first_img ShareEmailPrint To learn more, read: Posted on April 15, 2014November 7, 2016Click to share on Facebook (Opens in new window)Click to share on Twitter (Opens in new window)Click to share on LinkedIn (Opens in new window)Click to share on Reddit (Opens in new window)Click to email this to a friend (Opens in new window)Click to print (Opens in new window)By: Venture Strategies InnovationsAs new post-2015 targets and strategies to end preventable maternal deaths are being discussed and debated, we have the opportunity to leverage the progress made over the past decade by scaling up proven interventions that save the lives of women and girls. Deploying these interventions through an integrated delivery strategy that addresses all aspects of maternal and reproductive health will be crucial to saving the lives of more girls and women going forward. Related to this, the integration of family planning and maternal health services has received much needed attention, with efforts underway to better link family planning with antenatal care, postpartum care and HIV services. One key service that deserves more attention for its unique ability to expand access to family planning and other services, particularly for marginalized women and girls in rural communities, is post-abortion care (PAC).Post-abortion care is the clinical management of complications caused by an induced abortion or miscarriage. It entails immediate treatment of complications, as well as follow-up counseling on contraception use as a means of breaking the cycle of repeated unwanted pregnancies and improving the overall health status of the girl or woman. It is a service typically sought out in crisis, when the girl or woman is at risk of death or serious injury from excessive bleeding or infection.  For girls and women in developing countries, post-abortion care may be their first and only interaction with the healthcare system. This visit can therefore be an important opportunity for providers to assess health needs and offer other appropriate reproductive health services.It is essential that PAC services be easily accessible, high quality and youth-friendly. Providers at varying levels of the health care system should be trained to treat girls and women correctly, without judgment. As a critical emergency service, PAC should be integrated into any menu of maternal and reproductive health services; given that it may also be the entry point for girls to access reproductive health services at all, it is important that providers take the opportunity to offer other relevant counseling and services at the point of care.  Ensuring that a young girl receives high-quality post-abortion care can introduce her to the health system, and help her to feel comfortable coming back for other services, thus allowing a one-time visit for emergency care to be the first step to her becoming a lifetime user of family planning services offered by her local clinic or hospital.Research has demonstrated that postabortion care can be safely and effectively provided at the lowest levels of the health system by primary care providers. Consequently, it is a package of services that can be scaled up to reach a country’s most rural peripheries. Nurses in Rwanda, primary care nurses in Zimbabwe, and nurse assistants in Angola have been trained to effectively provide PAC services, treating women and girls with either misoprostol or manual vacuum aspiration, and providing contraceptive counseling and methods. Providing these critical services closer to women’s homes reduces the cost and time required to travel to higher-level facilities for care, which can ultimately save more women’s lives.In setting the maternal health agenda post-2015, post-abortion care should be prioritized as it furthers the goal of health equity. Post-abortion care offers a critical window to provide women and girls, many of whom have few other opportunities for entering the health system, with access to contraception, HIV prevention, and STI services. Given this, the maternal health community must seize the opportunity to expand this high-impact intervention, integrated with other services, to rural, hard to reach areas. As a key component of the post-2015 framework, post-abortion care can increase access to services for vulnerable populations and ultimately, help to decrease maternal death and disability.As we approach the 2015 deadline for the Millennium Development Goals, what does the future hold for international maternal mortality targets? The MHTF is pleased to be hosting a blog series on post-2015 maternal mortality goal setting. Over the next several weeks, we will be featuring responses and reactions to proposed targets from around the world. Please share your thoughts with us!Share this:last_img read more

Disrespect and Abuse During Maternity Care Keep Women From Seeking Facility Births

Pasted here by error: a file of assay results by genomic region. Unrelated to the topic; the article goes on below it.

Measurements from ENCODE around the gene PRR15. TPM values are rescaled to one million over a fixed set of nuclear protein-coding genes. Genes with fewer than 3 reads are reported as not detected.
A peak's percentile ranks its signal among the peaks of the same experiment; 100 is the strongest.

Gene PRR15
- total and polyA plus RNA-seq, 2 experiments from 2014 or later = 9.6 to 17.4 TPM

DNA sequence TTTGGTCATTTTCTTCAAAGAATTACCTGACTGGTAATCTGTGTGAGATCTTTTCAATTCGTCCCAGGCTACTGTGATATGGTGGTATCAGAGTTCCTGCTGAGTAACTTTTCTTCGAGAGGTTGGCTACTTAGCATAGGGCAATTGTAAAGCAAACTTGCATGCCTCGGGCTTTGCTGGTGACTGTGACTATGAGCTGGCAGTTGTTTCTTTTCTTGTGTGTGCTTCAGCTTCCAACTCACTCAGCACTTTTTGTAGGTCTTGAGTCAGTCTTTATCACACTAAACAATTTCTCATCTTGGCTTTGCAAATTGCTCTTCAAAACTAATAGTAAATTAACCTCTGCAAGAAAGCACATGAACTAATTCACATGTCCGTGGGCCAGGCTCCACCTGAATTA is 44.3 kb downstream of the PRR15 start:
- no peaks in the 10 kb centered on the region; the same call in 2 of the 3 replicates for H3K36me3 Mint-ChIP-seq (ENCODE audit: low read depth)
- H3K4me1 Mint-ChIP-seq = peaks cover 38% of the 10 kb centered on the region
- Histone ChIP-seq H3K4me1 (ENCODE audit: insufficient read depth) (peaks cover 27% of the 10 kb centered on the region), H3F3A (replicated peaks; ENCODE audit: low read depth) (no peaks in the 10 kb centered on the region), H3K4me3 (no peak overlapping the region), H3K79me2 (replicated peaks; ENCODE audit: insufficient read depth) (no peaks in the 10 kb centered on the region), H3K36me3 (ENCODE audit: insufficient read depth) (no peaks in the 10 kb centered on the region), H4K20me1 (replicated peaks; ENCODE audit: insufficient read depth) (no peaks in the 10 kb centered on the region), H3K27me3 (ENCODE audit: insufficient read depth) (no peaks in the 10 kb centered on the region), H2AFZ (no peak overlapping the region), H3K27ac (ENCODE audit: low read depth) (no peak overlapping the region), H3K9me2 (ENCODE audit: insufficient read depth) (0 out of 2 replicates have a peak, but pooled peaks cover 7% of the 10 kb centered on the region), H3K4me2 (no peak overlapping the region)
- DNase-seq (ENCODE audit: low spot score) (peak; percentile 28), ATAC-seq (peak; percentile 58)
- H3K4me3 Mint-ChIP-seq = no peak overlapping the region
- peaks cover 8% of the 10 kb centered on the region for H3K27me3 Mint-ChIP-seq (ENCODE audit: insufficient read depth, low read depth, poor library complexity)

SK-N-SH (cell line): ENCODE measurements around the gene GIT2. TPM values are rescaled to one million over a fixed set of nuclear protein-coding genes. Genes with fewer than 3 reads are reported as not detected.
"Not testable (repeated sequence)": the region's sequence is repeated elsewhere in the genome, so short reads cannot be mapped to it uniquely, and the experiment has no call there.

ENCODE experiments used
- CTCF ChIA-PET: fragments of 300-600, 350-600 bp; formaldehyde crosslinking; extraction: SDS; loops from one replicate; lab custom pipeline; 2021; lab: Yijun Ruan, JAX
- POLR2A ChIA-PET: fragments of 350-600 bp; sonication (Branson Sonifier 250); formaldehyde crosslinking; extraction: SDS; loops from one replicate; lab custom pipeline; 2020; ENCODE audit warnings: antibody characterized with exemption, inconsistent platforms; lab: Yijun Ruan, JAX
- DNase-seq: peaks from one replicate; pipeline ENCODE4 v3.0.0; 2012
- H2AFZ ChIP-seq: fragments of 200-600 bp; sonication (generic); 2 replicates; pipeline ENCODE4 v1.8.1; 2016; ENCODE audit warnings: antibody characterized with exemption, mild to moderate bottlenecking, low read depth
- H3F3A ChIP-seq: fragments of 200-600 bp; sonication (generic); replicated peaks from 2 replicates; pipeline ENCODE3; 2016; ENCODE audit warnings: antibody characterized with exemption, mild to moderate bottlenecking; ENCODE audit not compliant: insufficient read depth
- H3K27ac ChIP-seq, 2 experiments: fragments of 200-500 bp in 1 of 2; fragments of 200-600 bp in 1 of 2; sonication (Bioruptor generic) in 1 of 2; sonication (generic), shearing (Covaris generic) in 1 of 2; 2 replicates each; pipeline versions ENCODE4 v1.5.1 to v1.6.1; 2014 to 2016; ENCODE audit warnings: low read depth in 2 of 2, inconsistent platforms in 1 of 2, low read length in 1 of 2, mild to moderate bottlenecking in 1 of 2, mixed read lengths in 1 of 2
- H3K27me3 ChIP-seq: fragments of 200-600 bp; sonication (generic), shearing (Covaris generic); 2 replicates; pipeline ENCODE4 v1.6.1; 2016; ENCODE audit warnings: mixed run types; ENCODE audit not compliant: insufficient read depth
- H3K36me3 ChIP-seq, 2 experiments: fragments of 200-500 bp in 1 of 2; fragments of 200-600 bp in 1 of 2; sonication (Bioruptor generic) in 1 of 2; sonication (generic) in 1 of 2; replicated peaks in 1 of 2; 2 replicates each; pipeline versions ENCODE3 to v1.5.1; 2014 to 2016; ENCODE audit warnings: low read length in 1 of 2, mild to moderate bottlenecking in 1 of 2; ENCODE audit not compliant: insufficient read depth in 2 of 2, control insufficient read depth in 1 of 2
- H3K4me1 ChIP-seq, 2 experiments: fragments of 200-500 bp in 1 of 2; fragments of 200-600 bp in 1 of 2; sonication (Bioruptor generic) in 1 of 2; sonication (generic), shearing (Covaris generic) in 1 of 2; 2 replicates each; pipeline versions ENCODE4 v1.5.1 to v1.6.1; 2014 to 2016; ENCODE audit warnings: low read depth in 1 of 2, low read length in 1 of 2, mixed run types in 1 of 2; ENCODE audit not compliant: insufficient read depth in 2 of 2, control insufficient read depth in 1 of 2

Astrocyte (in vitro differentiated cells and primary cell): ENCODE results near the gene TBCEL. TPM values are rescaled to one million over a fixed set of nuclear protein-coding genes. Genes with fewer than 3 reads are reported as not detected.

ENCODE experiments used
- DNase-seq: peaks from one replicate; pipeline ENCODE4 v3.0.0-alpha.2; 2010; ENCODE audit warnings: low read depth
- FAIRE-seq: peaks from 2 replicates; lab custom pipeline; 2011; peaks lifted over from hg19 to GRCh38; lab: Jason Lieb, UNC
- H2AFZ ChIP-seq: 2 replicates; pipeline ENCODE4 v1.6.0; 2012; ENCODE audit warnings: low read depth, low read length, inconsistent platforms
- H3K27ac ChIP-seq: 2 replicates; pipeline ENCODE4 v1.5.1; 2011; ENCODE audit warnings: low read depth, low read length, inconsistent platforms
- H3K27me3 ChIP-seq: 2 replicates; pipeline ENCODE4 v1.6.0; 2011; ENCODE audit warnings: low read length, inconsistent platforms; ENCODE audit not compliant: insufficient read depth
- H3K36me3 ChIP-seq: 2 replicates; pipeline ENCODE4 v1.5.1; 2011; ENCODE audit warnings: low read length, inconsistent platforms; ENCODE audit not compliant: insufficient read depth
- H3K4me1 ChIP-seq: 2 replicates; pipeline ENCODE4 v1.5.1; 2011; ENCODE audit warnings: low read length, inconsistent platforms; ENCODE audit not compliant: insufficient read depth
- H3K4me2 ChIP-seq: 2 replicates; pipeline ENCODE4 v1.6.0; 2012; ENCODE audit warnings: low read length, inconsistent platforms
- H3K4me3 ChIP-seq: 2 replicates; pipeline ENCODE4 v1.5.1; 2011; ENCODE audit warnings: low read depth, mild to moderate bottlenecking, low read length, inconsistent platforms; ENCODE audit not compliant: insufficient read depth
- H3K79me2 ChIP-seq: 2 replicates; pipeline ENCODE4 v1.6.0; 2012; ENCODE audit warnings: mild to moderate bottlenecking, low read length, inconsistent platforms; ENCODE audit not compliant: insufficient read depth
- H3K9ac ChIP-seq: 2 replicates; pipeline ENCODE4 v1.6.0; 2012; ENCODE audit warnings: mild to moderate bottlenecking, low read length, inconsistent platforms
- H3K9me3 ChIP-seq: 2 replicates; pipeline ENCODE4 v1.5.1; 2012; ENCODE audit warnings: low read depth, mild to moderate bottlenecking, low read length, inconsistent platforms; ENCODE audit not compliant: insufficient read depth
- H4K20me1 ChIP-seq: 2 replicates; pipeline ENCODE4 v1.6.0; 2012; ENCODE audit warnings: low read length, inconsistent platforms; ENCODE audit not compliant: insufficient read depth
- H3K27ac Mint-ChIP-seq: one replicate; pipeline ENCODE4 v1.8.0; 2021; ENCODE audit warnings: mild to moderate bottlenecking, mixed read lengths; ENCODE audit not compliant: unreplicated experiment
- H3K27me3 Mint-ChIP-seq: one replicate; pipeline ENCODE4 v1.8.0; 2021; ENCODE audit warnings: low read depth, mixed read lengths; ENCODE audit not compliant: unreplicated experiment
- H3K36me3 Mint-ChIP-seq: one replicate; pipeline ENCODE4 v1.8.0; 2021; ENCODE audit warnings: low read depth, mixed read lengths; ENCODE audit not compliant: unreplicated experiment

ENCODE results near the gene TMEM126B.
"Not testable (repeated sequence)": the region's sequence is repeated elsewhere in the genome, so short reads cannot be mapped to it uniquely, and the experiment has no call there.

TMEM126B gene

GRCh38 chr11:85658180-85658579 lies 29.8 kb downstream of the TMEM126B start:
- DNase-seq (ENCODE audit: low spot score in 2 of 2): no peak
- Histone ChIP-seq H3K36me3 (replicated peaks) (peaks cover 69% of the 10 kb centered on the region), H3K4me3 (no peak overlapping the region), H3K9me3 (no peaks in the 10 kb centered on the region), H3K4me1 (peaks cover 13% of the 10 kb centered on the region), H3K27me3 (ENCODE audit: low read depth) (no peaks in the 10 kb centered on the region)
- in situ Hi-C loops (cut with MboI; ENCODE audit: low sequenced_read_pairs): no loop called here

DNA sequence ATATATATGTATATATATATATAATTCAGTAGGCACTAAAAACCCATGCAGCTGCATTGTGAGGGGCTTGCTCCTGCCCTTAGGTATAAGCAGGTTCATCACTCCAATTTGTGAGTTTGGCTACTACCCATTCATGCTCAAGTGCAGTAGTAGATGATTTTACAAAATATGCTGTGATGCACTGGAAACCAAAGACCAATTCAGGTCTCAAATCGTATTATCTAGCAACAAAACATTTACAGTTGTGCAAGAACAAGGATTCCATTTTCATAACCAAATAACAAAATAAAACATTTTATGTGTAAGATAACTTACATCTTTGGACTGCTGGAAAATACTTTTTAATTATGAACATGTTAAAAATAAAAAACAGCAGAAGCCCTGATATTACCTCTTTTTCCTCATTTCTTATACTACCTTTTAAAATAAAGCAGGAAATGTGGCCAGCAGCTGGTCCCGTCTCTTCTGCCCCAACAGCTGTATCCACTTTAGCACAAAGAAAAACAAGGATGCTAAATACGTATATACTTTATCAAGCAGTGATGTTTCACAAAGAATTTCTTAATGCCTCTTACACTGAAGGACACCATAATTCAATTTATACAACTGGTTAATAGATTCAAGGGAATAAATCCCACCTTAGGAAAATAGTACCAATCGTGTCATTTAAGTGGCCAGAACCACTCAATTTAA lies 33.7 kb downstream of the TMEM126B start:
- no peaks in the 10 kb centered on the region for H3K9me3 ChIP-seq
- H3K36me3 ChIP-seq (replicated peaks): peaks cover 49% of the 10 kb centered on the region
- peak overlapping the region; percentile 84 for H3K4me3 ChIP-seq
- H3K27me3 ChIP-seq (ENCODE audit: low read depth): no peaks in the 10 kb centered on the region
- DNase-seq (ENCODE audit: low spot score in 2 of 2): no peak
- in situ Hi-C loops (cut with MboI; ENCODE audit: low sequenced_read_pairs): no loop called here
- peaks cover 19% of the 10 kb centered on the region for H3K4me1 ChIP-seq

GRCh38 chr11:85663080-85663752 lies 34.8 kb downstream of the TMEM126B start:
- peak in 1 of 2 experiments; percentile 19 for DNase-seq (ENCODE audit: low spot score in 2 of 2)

first_img ShareEmailPrint To learn more, read: Posted on September 16, 2014November 2, 2016By: Katie Millar, Technical Writer, Women and Health Initiative, Harvard T.H. Chan School of Public Health; Koki Agarwal, Director, MCHIPClick to share on Facebook (Opens in new window)Click to share on Twitter (Opens in new window)Click to share on LinkedIn (Opens in new window)Click to share on Reddit (Opens in new window)Click to email this to a friend (Opens in new window)Click to print (Opens in new window)This post is part of the Maternal and Newborn Integration Blog Series, which shares themes of and reactions to the “Integration of Maternal and Newborn Health: In Pursuit of Quality” technical meeting.Forward: In the following post, Dr. Agarwal speaks of an unfortunately common problem between health workers and mothers: disrespect and abuse. This problem and its solution—respectful maternity care—play a role not only in health outcomes for the mother, but for the baby as well. At the Integration of Maternal and Newborn Health technical meeting, Rima Jolivet and Jeff Smith reviewed research that showed emotional support during labor significantly decreases:The need for pain medication during laborThe rate of prolonged labor, labor complications, episiotomies, caesarean sections, low apgar scores, lack of exclusive breastfeeding, and severe postpartum depressionThe risk of newborn sepsisIn addition, global experts identified key areas to address when implementing integration to improve health outcomes for both the mother and newborn. The themes included strengthening service delivery points, preventing “content-free contact,” and understanding context and health systems in order to implement integration.Recognizing and addressing disrespect and abuse are essential for evaluating context and strengthening service delivery points to improve maternal health outcomes. Lastly, disrespect and abuse may prevent a woman from seeking skilled care, which means she and her newborn are both exposed to unskilled care, or no care at all.Increasingly, worldwide, more women are delivering in facilities, where they have safer births with trained providers. And while this is good news, statistics on respectful maternity care (RMC) reveal that the care women receive at the facility is one of the biggest drivers—or obstacles—to the type of treatment they’ll choose.According to Diana Bowser and Kathleen Hill, “examples of disrespect and abuse (D&A) include subtle humiliation of women, discrimination against certain sub-groups of women, overt humiliation, abandonment of care and physical and verbal abuse during childbirth.” The causes of D&A during maternity care can vary – beginning at the community level with a lack of engagement or financial barriers, and extending to individual providers, who may lack training or have personal biases. But the result is often tragically the same: too many women deliver at home and with untrained providers because they fear the D&A that may accompany a facility birth.In some cases, policy makers, program managers, and care providers are unaware of the D&A that is experienced in their own settings or the settings for which they are responsible. In other cases, people entrusted with the care of women and their newborns may recognize a need for RMC, but may feel ill-equipped to address it.In response to these needs, USAID’s flagship Maternal and Child Health Integrated Program (MCHIP) launched a Respectful Maternity Care Toolkit in 2013 to provide the necessary tools to these actors to begin implementing RMC in their area of work or influence. With these combined tools, users can help to change and develop attitudes within themselves and among their colleagues and other stakeholders in the care of women and their newborns – and, ultimately, reduce this underutilization of skilled birth care.For providers, improving RMC can be as simple as addressing patients by name, using understandable language, and conducting examinations privately. It involves sympathy: looking for signs of anger, stress, fatigue and pain. To a fearful patient, it is critical to explain any actions being taken, and to provide reassurance.But to truly remove D&A from all care, we must gain acceptance at the highest levels: among policymakers and program managers, clinicians, and other groups and institutions who affect the work done every day by providers on the ground. These stakeholders must hold providers accountable by establishing processes for registering complaints and effectively enforcing policies.As Bowser and Hill point out, “A central factor at the core of addressing disrespectful care at birth is the unequal relationship between the skilled provider and the woman giving birth.” To even this playing field, medical personnel must be held responsible for D&A and even the most marginalized women—those who are illiterate or of an ethnic minority—must be able to assert their complaints without fear of redress.As we continue marking the final days to the Millennium Development Goals, we know that MDG 5—improving maternal health—can only be met if more women choose safer, facility-based births. RMC is not a checklist, an intervention, or a dialogue that is spoken: it is an attitude that permeates each word, action, thought, and non-verbal communication involved in the care of women during pregnancy, childbirth, and the postnatal period. Let us ensure women receive this basic human dignity during one of the most vulnerable times in their lives.Share this:last_img read more